Meals were two dollars each, and blankets spread over wild hay on a pole bunk cost another two dollars. High prices for those days, but a cabin in the shadows of Denali is a long way from civilization.— Harold Penkenpaugh, Nuggets and Beans
By 1918 the stampede reversed itself. New winter mail contracts bypassed the fading town of Iditarod in favor of more direct routes to Nome, and World War I drew young miners and workers away from the gold fields.
The Cape Nome Roadhouse is the last remaining historical roadhouse on the Iditarod Trail and is listed on the National Register of Historic Places.
Main article: 1925 serum run to Nome
In the winter of 1925, a deadly outbreak of diphtheria struck fear in the hearts of Nome residents. Winter ice had closed the port city from the outside world without enough serum to inoculate its residents. Serum from Anchorage was rushed by train to Nenana and picked up by a sled dog relay. Twenty of Alaska's best mushers and their teams carried the serum 674 miles (1,085 km) from Nenana to Nome in just over 127 hours.
This was to be one of the final great feats by sled dogs. Within a decade, air transport replaced the sled dog team as the preferred way to ship mail. With downturns in gold mining, most of the roadhouses closed, boom towns emptied, and the Iditarod Trail fell into disuse.
Trail work is never done.— Joe Redington Sr., "father of the Iditarod"
Forest and tundra reclaimed the Iditarod Trail for almost a half a century until Alaskans, led by Joe Redington Sr., reopened the routes. To draw attention to the role dogs played in Alaska's history, Redington and his friends created an epic sled dog race from Anchorage to Nome. The Iditarod Trail Sled Dog Race ultimately revived dog mushing in Alaska and around the world. After years of effort by Redington and the Alaska Congressional delegation, the Iditarod was designated as a National Historic Trail in 1978.
Most of the historic Iditarod Trail is located on public lands managed by the State of Alaska or federal agencies, although some segments pass over private lands. No one entity manages the entire historic trail—management is guided by a cooperative plan adopted by state and federal agencies in the mid-1980s. The federal Bureau of Land Management coordinates cooperative management of the trail and is the primary point of contact for matters involving the entire trail.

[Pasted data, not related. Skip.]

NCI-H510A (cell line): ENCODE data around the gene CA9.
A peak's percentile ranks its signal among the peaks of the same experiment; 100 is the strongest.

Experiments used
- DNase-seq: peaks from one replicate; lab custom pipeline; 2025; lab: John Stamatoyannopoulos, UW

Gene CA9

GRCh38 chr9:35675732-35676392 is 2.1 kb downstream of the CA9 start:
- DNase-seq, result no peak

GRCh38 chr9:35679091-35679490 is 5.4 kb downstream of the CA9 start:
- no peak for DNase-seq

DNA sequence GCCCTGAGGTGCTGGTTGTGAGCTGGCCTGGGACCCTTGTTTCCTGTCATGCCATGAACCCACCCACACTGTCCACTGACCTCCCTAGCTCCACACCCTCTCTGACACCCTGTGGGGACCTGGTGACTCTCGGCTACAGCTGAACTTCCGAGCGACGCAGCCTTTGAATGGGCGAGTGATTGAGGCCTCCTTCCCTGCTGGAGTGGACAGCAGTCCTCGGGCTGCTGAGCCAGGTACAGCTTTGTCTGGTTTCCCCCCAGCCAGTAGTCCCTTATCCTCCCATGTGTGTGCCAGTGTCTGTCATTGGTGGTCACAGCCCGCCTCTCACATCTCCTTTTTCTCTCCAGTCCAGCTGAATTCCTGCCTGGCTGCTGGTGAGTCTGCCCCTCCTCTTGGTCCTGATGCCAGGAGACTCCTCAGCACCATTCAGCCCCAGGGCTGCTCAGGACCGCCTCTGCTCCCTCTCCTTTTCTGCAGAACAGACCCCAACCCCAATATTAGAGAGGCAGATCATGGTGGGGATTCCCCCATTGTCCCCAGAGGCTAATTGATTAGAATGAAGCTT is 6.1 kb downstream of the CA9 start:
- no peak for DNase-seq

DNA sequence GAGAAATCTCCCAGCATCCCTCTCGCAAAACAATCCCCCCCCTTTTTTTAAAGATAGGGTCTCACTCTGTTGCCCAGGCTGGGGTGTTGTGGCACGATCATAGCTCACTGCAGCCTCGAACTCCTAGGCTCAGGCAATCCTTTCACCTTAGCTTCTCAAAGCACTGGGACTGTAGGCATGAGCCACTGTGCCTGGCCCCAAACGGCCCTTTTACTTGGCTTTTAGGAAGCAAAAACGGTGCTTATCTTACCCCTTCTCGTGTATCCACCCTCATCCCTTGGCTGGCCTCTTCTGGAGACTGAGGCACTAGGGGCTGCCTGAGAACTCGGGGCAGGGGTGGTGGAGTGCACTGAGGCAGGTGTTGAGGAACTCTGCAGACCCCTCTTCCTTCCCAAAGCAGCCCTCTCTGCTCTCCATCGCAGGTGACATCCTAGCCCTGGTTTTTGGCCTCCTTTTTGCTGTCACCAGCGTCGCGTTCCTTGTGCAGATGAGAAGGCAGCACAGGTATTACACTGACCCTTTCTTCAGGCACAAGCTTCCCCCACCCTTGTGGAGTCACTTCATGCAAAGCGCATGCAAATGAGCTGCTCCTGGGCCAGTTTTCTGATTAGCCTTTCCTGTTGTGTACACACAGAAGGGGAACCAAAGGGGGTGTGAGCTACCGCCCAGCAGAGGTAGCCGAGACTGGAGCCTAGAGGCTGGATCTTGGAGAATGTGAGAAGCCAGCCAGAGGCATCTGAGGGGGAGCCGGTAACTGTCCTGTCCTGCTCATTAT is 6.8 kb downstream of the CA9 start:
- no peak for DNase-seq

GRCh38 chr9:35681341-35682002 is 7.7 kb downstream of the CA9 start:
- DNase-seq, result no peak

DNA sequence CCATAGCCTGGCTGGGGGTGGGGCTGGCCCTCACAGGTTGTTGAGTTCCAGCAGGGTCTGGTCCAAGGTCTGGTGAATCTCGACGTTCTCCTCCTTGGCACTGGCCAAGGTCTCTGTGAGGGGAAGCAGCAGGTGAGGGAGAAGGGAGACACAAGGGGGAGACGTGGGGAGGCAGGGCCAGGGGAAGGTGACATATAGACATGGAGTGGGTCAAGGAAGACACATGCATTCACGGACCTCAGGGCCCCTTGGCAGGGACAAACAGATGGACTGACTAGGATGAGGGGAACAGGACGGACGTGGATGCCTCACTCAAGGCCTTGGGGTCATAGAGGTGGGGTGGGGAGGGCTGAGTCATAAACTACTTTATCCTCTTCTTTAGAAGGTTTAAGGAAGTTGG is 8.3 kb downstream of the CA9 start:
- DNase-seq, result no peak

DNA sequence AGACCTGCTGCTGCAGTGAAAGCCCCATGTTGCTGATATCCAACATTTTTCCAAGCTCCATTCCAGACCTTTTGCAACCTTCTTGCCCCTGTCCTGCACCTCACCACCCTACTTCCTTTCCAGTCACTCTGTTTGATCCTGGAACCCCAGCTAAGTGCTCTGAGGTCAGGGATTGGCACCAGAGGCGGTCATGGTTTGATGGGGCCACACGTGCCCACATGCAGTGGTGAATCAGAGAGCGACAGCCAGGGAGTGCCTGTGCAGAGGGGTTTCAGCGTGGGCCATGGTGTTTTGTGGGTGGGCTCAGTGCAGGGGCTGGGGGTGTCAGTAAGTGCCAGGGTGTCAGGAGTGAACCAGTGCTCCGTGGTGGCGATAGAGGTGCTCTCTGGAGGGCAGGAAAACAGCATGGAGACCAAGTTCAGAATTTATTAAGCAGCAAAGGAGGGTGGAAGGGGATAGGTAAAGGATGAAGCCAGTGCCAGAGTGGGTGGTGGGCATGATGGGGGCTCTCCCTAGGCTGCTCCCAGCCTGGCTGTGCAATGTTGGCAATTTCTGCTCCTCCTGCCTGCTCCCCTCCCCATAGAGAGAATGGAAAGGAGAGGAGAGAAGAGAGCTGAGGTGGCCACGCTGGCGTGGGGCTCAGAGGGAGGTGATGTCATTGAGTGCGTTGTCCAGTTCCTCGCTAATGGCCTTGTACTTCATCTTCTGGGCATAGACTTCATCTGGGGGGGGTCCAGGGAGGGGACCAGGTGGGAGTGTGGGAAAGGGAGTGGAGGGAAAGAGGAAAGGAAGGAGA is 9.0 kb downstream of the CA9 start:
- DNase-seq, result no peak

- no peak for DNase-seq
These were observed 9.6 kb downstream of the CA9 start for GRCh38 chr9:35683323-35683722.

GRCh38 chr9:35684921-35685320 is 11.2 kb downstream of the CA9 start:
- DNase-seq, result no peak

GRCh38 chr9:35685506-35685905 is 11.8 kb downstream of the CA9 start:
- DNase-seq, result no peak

Every year local groups, community clubs and individuals contribute time and money to maintain and improve the Iditarod Trail. The statewide non-profit Iditarod National Historic Trail Inc. helps protect and improve the trail and keep the "lore of the trail" alive.
The Iditarod Trail Sled Dog Race, named after the now-abandoned town of Iditarod, commemorates the last great gold rush in America to the Iditarod gold fields and the critical role that dogs played in the settlement and development of Alaska. It is a common myth that the race commemorates the dogsled relay known as the 1925 "Serum Run" from Nenana to Nome. The Iditarod Trail Sled Dog Race was first established by Joe Redington Sr. in the early 1973 to encourage the designation of the Iditarod Trail as a National Historic Trail, bring the dying tradition of dog sledding back to the villages of Alaska, and promote the sport of competitive dogsled racing.
Today the race follows much of the primary route of the Iditarod National Historic Trail, with a segment alternating north or south, depending on the year. (These segments are also part of the Iditarod National Historic Trail). Every odd year (i.e., 2011), the race travels the south route from Ophir to Kaltag through the ghost town of Iditarod. On even years, the race travels north from Ophir through Ruby and Galena to Kaltag. The 1925 Serum Run followed 500 miles (800 km) of trail (now designated as the Iditarod National Historic Trail system) between Ruby and Nome. The Iditarod Trail Invitational human powered race for bikers, runners and skiers also follows the Iditarod Trail from Knik to McGrath with a 350-mile race and to Nome in the 1000 mile race.